My grandfather always told me that a little girl lived in the water-tower by his house and that if I paid enough attention, I would notice her stocking hanging out of the little window to dry. To this day, when I go home to Denmark, I pass that water-tower knowing that his story is probably not true and yet I wonder. My grandfather gave me that gift; that little spark of curiosity that kept me focused and interested even beyond my curious years.
I try to pass that on to my students. I don’t make up stories as much as he does, but rather leave them with a spark of curiosity. I proudly exclaim that I do not know the answers and how will we ever find out? I ask them to seek their wonder, to allow their mind to ponder, and to take some time to reflect.
The day passes by and we do our curriculum and yet we try to squeeze something out of every minute we have to give us some extra time to wonder. We wonder out-loud, we wonder silently, sometimes alone, sometimes as a group. We speak of it because that provides it a legitimate place in our classroom. We cherish it and we laugh about it. Not all wonderings are meant to be explored. The gift that my grandfather gave me I now pass on to my students. A fitting legacy for the man that means the biggest part to me, the man whom we chose to name Theodora after, the man who now is in the twilight of his life. Every time I drive by a water-tower I wonder if there is a little girl upset that her stockings are always wet, looking for a window to hang them from and then I wonder whether he remembers?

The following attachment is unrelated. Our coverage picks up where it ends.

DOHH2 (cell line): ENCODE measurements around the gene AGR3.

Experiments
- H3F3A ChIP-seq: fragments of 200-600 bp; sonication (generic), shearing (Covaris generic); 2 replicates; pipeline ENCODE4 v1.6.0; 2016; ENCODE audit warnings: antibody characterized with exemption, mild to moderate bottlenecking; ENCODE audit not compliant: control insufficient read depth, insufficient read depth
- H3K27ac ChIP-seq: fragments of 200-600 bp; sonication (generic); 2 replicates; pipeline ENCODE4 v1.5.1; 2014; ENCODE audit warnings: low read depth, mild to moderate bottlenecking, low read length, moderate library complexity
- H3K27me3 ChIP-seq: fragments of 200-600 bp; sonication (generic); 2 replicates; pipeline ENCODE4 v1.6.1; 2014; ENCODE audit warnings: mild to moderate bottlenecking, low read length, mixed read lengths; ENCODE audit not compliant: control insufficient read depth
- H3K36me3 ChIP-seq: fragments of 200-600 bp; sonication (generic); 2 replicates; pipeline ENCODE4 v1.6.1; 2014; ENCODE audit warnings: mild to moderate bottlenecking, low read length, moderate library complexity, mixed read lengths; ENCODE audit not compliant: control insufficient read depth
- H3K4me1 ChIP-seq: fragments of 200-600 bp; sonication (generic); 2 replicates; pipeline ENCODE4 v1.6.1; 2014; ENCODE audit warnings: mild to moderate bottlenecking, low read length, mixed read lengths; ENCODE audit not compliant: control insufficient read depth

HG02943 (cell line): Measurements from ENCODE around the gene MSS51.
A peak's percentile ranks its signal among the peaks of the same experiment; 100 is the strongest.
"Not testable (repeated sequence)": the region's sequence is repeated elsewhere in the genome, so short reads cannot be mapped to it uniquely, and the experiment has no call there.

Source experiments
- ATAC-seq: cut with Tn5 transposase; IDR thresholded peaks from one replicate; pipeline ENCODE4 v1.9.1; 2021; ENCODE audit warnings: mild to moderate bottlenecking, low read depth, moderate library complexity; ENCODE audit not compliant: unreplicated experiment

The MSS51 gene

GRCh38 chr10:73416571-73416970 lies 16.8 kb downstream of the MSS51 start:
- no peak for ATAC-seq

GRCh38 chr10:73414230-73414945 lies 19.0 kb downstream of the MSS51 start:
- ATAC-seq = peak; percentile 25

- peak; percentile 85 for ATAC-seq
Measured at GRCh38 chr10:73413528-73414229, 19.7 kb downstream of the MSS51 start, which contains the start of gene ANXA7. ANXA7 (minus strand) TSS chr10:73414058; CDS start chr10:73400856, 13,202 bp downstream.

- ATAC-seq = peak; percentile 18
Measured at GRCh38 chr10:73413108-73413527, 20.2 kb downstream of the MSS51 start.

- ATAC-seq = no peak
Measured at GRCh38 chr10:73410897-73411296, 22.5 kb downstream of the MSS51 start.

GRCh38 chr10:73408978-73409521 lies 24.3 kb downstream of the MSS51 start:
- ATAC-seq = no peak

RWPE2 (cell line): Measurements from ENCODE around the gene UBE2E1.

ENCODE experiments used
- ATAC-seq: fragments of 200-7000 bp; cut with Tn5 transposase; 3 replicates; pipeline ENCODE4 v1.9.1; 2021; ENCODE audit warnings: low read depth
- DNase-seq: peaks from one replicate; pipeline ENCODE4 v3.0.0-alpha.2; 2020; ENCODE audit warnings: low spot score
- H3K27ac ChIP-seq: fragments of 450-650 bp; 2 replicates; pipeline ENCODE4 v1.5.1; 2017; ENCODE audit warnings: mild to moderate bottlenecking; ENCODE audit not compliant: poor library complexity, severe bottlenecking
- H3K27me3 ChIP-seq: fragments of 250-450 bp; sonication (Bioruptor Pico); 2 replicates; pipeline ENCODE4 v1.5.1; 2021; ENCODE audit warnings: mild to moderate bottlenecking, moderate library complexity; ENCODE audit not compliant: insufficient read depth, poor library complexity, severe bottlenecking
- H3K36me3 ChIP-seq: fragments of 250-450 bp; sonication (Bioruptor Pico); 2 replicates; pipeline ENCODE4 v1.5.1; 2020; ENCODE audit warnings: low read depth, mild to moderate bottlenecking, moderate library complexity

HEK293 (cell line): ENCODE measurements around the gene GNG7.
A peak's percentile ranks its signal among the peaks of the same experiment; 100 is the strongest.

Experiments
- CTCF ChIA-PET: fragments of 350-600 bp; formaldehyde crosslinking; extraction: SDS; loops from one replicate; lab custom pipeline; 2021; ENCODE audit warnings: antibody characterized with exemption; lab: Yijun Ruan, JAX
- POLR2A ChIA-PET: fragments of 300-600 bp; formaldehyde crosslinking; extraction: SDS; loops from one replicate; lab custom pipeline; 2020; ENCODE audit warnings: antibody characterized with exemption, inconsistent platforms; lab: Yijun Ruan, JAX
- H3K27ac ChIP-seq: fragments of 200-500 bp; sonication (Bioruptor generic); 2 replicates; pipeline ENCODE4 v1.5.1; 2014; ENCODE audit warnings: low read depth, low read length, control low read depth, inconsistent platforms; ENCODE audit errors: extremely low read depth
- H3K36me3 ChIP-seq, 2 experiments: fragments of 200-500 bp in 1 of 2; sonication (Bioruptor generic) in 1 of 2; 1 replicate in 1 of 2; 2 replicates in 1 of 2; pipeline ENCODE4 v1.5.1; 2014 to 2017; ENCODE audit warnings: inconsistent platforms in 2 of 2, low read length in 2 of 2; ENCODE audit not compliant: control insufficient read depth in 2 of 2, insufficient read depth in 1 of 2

As my grandfather slowly succumbs to ill health, I keep him in my thoughts, knowing that I made him proud.